An African Book with a Perspective and Liberian Connection
By J. Kpanneh Doe
March 12, 2001
A new book, AFRICA AT THE MILLENNIUM: AN AGENDA FOR MATURE DEVELOPMENT, which was published late last year by Palgrave Publishers Ltd (formerly Macmillan Press Ltd), has had a strong Perspective and Liberian connection. Geepu Nah Tiepoh, the Economic Affairs Editor of The Perspective newsmagazine, and a fellow Liberian Thomas Jaye, former editor of Africa World Review, were among those who contributed chapters to the book. Edited by Bakut and Dutt, and with a Foreword by Stephen Chan, Dean of the Faculty of Humanities of Nottingham Trent University (the United Kingdom), the book is aimed at providing a framework for research into African issues in the twenty-first century.
In their Introduction on Chapter 2, "External Debt and Adjustment: Prospects for African Economic Growth and Transformation", the editors write:
"Following a similar line of argument, Geepu Nah Tiepoh takes issue in Chapter 2 with those who advocate an exclusive 'internal solution' for African economic problems through domestic economic growth. While the argument remains valid, Tiepoh argues, the issues of external debt and economic growth are not only complex but are also symptomatic of the broader problem of lack of economic development in Africa. Thus the external debt and lack of economic growth complex must be understood in terms of causality running in both directions. Tiepoh argues that while lack of economic growth can explain Africa's external debts crisis, the overhanging huge external debt burden has over the years allowed the adoption of adjustment policies that have helped to undermine domestic economic growth efforts. As a solution to African external debt and economic growth problems, there must be a successful shift from asymmetric and rapid adjustment policies focusing on restructuring only domestic variables. Tiepoh suggests that these policies, focusing on achieving external equilibrium, should be redirected towards a balanced and long-term adjustment process aimed at improving the productive capacities and structural transformation of African economies" (pp. 2-3).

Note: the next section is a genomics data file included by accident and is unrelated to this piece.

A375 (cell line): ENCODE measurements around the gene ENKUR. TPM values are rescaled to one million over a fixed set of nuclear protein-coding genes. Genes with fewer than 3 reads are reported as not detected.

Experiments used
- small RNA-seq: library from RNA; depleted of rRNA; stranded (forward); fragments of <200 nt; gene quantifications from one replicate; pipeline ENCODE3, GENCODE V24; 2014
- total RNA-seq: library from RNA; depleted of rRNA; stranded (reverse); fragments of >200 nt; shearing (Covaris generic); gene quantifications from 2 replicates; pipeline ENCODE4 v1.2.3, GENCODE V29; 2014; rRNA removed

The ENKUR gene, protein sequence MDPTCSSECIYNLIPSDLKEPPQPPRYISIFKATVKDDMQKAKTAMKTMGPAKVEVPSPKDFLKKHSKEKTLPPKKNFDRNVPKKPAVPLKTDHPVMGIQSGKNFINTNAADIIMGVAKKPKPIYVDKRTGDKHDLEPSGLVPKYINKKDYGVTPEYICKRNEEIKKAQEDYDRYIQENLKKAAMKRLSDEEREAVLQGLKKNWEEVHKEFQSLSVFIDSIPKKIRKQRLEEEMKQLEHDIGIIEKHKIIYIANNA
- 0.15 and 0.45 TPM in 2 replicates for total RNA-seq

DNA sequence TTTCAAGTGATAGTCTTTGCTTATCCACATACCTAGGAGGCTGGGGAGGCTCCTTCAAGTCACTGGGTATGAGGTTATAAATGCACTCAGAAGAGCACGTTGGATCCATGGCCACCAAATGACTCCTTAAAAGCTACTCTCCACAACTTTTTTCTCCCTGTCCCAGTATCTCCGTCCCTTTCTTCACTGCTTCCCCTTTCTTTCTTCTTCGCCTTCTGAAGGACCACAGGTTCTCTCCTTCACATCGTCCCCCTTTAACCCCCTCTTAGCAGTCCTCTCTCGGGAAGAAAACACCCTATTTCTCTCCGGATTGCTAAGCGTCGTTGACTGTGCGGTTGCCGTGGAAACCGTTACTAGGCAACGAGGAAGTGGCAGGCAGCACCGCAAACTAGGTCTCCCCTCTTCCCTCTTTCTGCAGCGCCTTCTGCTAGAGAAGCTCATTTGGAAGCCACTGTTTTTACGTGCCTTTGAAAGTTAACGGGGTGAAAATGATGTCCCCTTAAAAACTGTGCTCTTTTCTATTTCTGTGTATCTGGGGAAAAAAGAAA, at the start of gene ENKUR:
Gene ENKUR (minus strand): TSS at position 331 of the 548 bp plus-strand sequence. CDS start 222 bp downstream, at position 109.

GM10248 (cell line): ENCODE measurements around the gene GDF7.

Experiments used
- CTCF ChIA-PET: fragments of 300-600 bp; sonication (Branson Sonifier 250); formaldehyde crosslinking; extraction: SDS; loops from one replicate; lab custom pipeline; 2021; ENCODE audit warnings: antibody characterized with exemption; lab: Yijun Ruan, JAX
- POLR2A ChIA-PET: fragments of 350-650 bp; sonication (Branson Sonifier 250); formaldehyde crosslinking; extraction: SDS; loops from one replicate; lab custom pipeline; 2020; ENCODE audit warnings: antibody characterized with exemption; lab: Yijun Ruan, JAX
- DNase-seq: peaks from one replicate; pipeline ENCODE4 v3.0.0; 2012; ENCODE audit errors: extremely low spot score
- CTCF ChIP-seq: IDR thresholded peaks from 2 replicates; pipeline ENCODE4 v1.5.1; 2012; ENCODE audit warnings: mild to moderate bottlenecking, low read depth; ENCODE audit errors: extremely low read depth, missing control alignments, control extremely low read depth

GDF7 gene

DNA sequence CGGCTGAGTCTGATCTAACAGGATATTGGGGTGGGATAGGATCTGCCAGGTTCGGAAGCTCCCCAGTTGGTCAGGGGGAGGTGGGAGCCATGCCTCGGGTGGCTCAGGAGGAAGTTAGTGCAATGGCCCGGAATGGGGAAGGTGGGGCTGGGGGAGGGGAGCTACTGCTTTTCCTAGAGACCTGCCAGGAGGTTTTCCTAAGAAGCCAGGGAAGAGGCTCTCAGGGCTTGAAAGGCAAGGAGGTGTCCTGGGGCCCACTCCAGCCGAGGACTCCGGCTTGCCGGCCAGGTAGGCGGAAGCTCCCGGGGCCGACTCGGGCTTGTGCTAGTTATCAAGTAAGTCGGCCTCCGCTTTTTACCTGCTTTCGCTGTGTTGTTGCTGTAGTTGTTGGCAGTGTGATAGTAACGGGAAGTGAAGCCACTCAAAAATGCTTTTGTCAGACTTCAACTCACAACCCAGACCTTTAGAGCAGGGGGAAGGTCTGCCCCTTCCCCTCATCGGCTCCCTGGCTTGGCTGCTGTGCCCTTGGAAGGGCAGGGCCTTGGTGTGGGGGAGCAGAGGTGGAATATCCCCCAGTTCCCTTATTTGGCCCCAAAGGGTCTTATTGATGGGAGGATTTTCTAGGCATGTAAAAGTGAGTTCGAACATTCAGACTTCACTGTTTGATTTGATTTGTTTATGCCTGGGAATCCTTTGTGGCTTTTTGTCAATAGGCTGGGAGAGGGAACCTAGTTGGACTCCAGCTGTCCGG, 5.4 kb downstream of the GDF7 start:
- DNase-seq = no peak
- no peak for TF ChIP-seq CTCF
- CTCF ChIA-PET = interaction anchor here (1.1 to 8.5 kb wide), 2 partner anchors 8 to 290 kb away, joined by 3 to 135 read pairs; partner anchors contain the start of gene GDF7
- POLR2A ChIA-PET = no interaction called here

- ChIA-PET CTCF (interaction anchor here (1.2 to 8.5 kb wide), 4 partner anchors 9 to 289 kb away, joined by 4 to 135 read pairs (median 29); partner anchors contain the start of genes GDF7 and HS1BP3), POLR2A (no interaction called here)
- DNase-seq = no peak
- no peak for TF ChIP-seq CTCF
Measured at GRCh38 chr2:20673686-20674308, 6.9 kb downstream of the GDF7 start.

Also, in their Introduction on Chapter 8, "Ecowas and Liberia: Implications for Regional Intervention in Intra-state Conflicts", the editors write:
"In Chapter 8, Thomas Jaye reflects on the role of the Economic Community of West African States (ECOWAS) in the Liberian imbroglio and argues that the ECOWAS experience could be useful for future regional intervention in violent intra-state conflicts in the continent. While accepting the influence of ethnicity in the Liberian war, he feels that it is by itself neither the causal/explanatory factor, nor the origin of the crisis. The causality, Jaye argues, is the lack of security in the widest sense of the word. The ECOWAS intervention experience, Jaye notes, sets a precedent for consensual and collective action by African states as well as a precedent for regional organizations' interventions in regional conflicts without United Nations' (UN) sanctions. In conclusion, he holds the view that ECOWAS intervention was justifiable within the context of the external and internal historical conditions, considering the indifference of the international community to African conflicts" (p. 5).
We at the Perspective Magazine congratulate these two Liberians.